Others who have lost a child can understand the deep and overwhelming pain that seems to render you unable to breathe.  However unlike the song mentioned above, the pain does not go on and on.  Someone mentioned that my vivid recall of these sad things seems to indicate that I am still suffering their effect.  I am happy to finally be able to say that I remember the pain, but I do not feel it.  Oh there are small twinges as I awaken these locked up memories, but it does not hurt as it once did, and for that I am grateful.  But I think that the love you had for this little person does go on and on.

Since this sad time, I have met many others who have lost or will lose a child. For some of my young friends, they are carrying a child who cannot survive outside the womb.  They must go through an entire pregnancy with the sad knowledge that the baby they are bonding with will die upon its entry into the world.  At least infertility has no outward signs; but for these brave mothers, they must endure many well-intentioned comments about how far along they are, how many children this will make for them, and how excited they must be to welcome their new baby home.  I cannot imagine their pain.  For others, they lost their child minutes, days, months, or years after its birth, some to cancer, some to accidents, some to violent crime, and some to war.  I do not compare my story to theirs, and I do not think I have suffered more than they have.  Some of my older readers will recall the old daytime TV show Queen for a Day, where basically the woman with the saddest story won the most kitchen appliances, based on the applause meter.  Alright, that is a much abbreviated version of the show, kind of like the synopsis of West Side Story written by my daughter: Tony’s dead and Maria’s sad. (I giggled as I found this in her notebook, and still do now). My point is that the loss of a child is devastation no matter when or how it happens, and that a mother’s heart never quite gets over it.  When my mom’s older sister, Dot, passed away a few years ago, my first thought was that she now, for the first time ever, was relieved of the sorrow of losing her precious Denise to crib death, as it was called then, back in the 50s.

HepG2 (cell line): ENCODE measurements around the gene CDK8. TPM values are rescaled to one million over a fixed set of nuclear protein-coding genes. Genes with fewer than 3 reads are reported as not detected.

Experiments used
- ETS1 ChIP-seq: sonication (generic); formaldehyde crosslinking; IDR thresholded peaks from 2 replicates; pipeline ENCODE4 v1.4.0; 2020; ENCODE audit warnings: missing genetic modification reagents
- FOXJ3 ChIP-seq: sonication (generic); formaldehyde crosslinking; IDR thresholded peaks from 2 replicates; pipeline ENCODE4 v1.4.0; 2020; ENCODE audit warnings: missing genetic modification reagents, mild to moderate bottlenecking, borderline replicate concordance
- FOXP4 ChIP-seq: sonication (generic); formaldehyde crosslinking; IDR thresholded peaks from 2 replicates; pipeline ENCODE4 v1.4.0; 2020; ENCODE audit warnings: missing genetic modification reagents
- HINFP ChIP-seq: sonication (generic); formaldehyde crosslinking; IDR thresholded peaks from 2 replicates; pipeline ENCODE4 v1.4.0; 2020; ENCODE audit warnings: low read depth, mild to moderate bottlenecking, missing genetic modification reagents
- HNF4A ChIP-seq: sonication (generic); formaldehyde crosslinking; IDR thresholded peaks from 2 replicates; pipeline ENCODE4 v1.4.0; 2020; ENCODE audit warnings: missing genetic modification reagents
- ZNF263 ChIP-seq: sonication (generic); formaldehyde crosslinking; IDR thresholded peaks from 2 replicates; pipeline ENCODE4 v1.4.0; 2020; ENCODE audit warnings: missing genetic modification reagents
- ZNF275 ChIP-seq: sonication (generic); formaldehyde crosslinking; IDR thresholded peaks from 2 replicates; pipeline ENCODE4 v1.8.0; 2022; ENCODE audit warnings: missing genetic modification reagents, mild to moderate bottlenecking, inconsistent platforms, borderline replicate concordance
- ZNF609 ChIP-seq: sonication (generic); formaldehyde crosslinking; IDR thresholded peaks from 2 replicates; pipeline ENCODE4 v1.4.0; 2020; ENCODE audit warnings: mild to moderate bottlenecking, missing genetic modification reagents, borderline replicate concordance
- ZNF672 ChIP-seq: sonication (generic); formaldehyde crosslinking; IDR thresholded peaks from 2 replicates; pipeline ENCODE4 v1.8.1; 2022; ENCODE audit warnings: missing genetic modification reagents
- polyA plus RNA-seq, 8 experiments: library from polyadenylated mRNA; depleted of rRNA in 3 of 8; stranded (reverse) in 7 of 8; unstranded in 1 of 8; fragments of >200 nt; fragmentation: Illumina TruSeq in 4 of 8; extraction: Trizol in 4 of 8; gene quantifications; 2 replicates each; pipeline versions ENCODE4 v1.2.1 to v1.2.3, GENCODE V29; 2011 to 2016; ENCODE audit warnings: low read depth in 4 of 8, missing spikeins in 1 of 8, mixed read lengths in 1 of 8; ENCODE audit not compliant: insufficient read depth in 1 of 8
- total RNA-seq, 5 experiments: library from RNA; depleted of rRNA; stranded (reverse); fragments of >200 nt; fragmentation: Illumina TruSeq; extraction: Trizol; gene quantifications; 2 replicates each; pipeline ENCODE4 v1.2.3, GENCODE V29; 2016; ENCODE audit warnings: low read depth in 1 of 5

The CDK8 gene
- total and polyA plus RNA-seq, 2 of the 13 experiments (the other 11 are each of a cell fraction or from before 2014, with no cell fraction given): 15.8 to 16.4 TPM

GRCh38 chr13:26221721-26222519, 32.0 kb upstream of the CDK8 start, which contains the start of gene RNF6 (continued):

They say that time heals all wounds; I think that is mostly true.  I believe more specifically that God uses people and experiences and time to help us heal.  However healing is not the goal, but rather growth from life’s experiences is.  But healing is, in the words of Ira Gershwin, nice work when you can get it.  Next time I will share how that happened for me.  The good news is that it happened.

About allthingslizard

I have done just about everything I have always wanted to do: worked as a campus minister, became a teacher, married a nice man named Joe (36 years now), adopted three wonderful kids and watched them reach adulthood, lived overseas, earned my Ph.D., and recently became an RN. However the only thing I have not yet done is to write about my life's journey, even though I have written a lot of personal poems, mom notes to my kids, academic papers, and thousands of letters. I have a lot to write about because all those things I have done were accomplished on smooth roads with beautiful vistas, as well as on scary, twisted, hurricane alleys. Maybe you will find something here that you can relate to. And yes, I know that a preposition is a terrible thing to end a sentence with.
This entry was posted in Adoption, Motherhood and tagged , , . Bookmark the permalink.

7 Responses to Lost Treasure III

  1. Your Favorite Daughter says:

    Wonder what the next blog will be about……:)

  2. Joya says:

    🙂 I love all of ya’ll so much. Nat, you make me laugh every time!

  3. Your last paragraph says it all in truth…

    God bless,

  4. Kim Smith says:

    I am looking forward to the next bit, Liz. (And Natalie.)


  5. “My point is that the loss of a child is devastation no matter when or how it happens, and that a mother’s heart never quite gets over it.”